From the Field Crop Report: June 28

Eastern North Dakota 

Brain McNamee

An example of imbibitional chilling effect in Northern North Dakota. Due to cold, wet spring conditions, I’m seeing more cases of imbibitional chilling and soil compaction on more acres this growing season.

McNamee 6.28

Southeast North Dakota

Gary Geske

We’re expecting a big crop near Enderlin, North Dakota! Two slabs are ready for 35,000-bushel grain bins.


Northeast South Dakota

James Keltgen

Strong and severe storms came through Northeast South Dakota last Wednesday morning. Winds of 20 miles per hour (mph) combined with a 20-minute hail storm, leaving 2.5-inch drifts, south of Watertown. Crops and buildings were completely destroyed. There is still a fair amount of replant being put in due to the hail and poor stands from lack of moisture.

Keltgen 6.28

Northern Minnesota

Ken Highness

This field of Latham 4454 VT2 PRO RIB was planted April 15 near Glyndon, Minnesota. According to an old farm adage, having corn knee-high by the Fourth of July was an important bench mark for your corn crop. Growing condition have been very favorable so far, and this farmer expects to have a good crop.

Southern Minnesota

Brandon Wendlandt

XtendimaxTM was sprayed June 26 on this field of Latham® Hi-Tech Soybeans L 2184 R2X. This photo shows glyphosate-resistant waterhemp and giant ragweed, so we’re eager to take a look at this field next week!

Wendlandt 6.28 1

Southern Wisconsin

Greg Mair

Latham® brand soybeans with the LibertyLink™ trait, pictured on the right, were planted before the rain and into good soil conditions. The Liberty soybeans on the left, however, were planted the day after the rain into wet soil conditions.  Compaction is evident in the field.  This portion of the field also crusted over severely affecting the emergence.


Mair 6.28

This photo emphasizes the important of planting into good soil conditions. Click here for Top 10 reasons to avoid soil compaction.

Northwest Iowa

Darin Chapman

We continue to receive plenty of rainfall in Northwest Iowa along with cooler temps. Heat degree units would be beneficial!

Chapman 6.28

South Central Minnesota & North Central Iowa

Cory Greiman

It’s that time of year when Iron Deficiency Chlorosis (IDC) rears its ugly heads. Not all soybeans have the defensive package needed as evident in this field planted to a competitor’s soybeans. Keep in mind that Latham® IRONCLAD is Your Best Defense Against IDC.

Cory 6.28 1

Southeast Minnesota & Northeast Iowa

Craig Haaland

This Latham Soybean SuperStrip plot was planted May 13 north of Blooming Prairie, Minnesota, We have received adequate rainfall so far this growing season. In fact, corn and soyean fields have really changed during the last week to 10 days. It’s been amazing to watch how quickly the replanted acres have caught up with the rest of these fields. Remember to scouting your fields. Mid-season scouting is necessary to stay ahead of weeds, insects and pests!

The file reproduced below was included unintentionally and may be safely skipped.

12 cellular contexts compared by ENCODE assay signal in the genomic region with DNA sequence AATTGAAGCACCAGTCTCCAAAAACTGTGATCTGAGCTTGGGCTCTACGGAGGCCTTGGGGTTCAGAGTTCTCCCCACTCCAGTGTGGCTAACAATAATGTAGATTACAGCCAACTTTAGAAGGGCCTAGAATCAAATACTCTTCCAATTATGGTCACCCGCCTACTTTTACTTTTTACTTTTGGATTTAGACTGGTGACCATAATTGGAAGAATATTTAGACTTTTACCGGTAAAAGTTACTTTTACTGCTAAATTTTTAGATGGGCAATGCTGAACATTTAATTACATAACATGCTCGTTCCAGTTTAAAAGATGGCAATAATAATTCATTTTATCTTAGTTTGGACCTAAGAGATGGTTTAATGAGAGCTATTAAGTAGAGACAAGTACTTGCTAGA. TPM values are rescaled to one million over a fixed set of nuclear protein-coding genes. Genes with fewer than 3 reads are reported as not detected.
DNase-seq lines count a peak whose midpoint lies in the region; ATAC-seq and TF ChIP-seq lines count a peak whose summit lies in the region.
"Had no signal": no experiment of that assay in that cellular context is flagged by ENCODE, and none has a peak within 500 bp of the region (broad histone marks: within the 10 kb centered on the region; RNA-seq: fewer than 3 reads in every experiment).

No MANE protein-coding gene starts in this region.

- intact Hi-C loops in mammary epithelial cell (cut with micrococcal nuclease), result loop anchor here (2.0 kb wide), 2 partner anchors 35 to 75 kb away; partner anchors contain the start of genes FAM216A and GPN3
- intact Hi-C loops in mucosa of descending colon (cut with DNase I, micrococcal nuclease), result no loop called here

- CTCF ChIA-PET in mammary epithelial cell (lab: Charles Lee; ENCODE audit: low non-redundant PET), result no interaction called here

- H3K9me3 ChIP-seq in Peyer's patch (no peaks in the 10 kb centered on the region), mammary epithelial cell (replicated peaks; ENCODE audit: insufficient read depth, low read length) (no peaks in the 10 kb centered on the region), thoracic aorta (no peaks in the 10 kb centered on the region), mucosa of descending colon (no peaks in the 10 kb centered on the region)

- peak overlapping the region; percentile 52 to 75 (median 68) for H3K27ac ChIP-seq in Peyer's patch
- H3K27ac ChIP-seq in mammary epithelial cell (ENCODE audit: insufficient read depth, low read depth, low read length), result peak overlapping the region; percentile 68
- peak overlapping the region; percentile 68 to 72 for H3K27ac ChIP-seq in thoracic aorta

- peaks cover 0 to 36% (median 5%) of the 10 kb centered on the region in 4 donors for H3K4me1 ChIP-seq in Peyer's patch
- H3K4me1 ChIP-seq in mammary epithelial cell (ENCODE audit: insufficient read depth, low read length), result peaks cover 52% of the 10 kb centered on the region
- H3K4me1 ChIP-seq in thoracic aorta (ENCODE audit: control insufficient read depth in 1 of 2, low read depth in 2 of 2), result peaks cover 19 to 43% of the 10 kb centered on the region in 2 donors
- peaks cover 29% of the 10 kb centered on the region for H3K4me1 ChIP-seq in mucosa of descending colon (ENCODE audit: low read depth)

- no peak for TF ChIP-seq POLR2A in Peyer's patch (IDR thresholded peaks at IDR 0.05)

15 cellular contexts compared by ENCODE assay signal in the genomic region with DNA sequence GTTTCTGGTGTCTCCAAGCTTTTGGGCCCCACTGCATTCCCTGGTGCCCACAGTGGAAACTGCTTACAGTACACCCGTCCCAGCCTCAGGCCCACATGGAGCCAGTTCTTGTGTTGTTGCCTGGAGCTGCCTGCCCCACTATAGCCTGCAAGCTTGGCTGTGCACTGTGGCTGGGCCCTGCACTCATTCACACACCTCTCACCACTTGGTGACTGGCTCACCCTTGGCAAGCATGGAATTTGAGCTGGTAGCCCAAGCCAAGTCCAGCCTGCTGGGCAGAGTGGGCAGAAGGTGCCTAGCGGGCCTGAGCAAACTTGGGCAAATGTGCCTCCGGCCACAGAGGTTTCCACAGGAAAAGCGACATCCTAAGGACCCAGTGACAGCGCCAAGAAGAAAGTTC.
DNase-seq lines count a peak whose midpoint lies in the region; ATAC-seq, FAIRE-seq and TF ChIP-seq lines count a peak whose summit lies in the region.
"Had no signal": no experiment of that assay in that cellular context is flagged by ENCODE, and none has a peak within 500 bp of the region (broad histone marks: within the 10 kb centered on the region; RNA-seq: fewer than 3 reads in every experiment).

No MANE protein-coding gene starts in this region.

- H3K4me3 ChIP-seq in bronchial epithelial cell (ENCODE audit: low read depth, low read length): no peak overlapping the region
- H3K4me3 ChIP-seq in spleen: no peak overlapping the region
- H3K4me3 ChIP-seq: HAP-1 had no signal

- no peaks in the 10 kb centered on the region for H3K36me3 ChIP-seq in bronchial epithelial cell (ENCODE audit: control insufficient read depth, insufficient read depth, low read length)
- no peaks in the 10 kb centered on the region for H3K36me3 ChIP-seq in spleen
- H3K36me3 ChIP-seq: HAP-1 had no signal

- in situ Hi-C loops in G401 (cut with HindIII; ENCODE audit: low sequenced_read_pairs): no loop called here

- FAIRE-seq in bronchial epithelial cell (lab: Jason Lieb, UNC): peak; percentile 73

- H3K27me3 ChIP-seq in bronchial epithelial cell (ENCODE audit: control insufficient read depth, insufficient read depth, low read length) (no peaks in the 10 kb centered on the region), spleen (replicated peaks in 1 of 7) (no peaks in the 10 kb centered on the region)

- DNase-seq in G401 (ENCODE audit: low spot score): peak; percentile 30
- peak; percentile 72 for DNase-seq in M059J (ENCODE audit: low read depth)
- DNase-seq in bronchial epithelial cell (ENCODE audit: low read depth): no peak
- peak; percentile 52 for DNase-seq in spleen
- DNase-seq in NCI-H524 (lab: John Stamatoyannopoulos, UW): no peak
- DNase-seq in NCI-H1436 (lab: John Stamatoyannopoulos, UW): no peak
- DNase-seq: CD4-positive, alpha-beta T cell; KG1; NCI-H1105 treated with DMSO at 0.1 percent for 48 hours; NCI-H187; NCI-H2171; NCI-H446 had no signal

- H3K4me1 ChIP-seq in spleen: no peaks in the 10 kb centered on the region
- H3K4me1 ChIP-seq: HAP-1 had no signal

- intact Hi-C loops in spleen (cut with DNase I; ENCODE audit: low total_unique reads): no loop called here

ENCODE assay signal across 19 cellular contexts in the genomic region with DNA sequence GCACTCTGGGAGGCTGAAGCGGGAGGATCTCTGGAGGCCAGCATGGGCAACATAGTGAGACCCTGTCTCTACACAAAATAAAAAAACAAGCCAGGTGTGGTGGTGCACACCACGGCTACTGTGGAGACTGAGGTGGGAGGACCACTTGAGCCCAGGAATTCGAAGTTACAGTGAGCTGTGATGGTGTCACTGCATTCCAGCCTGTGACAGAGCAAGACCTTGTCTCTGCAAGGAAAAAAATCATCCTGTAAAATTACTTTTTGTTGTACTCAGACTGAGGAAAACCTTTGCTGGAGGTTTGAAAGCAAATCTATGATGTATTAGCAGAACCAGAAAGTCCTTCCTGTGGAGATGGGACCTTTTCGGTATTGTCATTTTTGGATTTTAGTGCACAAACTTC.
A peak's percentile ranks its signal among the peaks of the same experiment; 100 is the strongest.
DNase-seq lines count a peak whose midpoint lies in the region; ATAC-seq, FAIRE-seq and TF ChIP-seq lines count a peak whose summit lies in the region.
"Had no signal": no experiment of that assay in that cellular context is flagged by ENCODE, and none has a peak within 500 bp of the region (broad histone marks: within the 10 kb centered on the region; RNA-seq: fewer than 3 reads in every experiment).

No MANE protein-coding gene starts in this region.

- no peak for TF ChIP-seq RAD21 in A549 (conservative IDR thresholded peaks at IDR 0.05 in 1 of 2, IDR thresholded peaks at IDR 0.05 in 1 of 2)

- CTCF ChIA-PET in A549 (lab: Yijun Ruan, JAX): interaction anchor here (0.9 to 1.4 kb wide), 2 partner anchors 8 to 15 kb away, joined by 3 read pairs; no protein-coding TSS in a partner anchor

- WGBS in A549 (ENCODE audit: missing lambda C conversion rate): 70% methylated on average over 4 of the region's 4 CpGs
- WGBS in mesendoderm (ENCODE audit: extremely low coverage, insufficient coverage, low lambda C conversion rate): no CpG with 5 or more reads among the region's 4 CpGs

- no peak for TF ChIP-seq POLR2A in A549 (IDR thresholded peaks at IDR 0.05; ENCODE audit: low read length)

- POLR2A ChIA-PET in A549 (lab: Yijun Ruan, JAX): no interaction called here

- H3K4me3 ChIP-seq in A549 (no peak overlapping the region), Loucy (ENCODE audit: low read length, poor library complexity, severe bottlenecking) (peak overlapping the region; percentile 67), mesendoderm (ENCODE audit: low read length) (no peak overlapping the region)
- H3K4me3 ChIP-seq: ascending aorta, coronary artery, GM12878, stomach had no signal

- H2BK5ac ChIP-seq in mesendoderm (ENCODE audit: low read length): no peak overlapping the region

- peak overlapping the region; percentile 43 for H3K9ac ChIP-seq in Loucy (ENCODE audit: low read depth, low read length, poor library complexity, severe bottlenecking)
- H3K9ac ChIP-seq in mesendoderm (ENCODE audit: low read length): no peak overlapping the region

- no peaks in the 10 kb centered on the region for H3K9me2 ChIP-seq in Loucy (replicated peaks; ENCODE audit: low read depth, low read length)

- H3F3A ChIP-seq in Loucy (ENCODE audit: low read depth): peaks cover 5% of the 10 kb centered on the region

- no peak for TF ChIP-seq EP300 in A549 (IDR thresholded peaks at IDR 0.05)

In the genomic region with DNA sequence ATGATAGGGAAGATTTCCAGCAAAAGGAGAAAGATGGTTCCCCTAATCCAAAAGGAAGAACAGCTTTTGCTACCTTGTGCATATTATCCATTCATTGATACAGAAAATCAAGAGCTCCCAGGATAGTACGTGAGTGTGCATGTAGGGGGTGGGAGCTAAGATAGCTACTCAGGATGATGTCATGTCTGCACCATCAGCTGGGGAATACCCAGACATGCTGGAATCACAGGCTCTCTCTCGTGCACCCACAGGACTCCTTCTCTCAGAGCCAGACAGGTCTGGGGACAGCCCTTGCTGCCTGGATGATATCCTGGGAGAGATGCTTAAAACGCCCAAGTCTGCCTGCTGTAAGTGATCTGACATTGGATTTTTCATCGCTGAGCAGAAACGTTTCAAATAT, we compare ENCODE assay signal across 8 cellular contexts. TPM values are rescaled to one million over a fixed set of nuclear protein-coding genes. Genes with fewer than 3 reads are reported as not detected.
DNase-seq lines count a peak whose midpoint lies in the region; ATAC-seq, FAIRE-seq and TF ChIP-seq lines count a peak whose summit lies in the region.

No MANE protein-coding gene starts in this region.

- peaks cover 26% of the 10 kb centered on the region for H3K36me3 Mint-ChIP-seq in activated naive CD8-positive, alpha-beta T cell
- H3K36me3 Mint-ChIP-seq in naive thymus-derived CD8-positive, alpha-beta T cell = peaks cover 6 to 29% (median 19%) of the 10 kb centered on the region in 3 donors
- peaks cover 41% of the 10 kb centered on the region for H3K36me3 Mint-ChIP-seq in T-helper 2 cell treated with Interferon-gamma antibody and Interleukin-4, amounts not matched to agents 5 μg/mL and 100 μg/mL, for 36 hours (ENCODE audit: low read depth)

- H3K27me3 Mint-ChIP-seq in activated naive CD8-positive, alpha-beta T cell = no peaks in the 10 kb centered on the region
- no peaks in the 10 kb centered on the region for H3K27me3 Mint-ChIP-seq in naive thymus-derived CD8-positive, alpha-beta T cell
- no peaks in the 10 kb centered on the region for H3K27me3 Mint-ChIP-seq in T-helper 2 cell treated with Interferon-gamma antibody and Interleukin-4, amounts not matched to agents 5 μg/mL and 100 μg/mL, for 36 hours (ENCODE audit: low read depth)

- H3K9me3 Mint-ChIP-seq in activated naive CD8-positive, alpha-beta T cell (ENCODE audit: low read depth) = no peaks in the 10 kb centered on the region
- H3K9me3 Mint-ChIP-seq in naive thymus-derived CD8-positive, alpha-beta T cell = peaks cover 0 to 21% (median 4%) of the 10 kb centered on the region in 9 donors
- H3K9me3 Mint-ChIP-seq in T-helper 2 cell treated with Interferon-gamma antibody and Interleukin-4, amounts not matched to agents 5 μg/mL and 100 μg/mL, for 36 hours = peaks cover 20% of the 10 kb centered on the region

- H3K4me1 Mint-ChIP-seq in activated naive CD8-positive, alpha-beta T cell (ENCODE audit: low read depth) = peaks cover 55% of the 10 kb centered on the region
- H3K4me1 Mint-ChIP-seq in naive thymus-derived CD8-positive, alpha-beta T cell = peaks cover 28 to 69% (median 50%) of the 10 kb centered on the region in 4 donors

Haaland 6.28

West North Central Iowa

Bart Peterson

Lots of spraying has been taking place in West Central and North Central Iowa this week. Here’s we’re spraying Liberty beans near Woolstock, Iowa, during a beautiful sunrise.

Bart 6.28 1

Eastern Iowa

Jerry Broders

The two photos I’m sharing this week demonstrate the resilience of corn to hail damage. One photo was taken on June 14 and the other photo was taken of the same field on June 26.

Central Iowa

Bryan Rohe

Iron Deficiency Chlorosis is showing up in some soybeans fields in the area. Remember, your best defense against IDC is planting IDC-resistant soybean brands. Latham Hi-Tech Seeds makes that easy to do with our IRONCLAD designation. These soybean fields near Story City, Iowa, are planted to Latham® brands L 2084 R2 and L 2228 R2.

Western Iowa & Eastern Nebraska

Larry Krapfl

In last week’s crop report, I began talking about the evasive weed of Palmer Amaranth. This aggressively invasive weed was found in only 5 of Iowa’s 99 counties at the beginning of 2016 but has spread to more than half the state’s counties now. Early identification is key to managing Palmer Amaranth, which is nearly identical to waterhemp.

Another noxious weed that’s drawing serious attention is Wild Parsnip, which is commonly found in Iowa road ditches. Wild Parsnip might be confused with a wild flower, but don’t cut it for a bouquet! Touching this poisonous plant could land you in the emergency room! Sap on the plant causes a reaction on skin that turns into painful blisters, boils and scarring. Experts say if you do come into contact with the plant, to wrap up the area immediately to protect it from sunlight.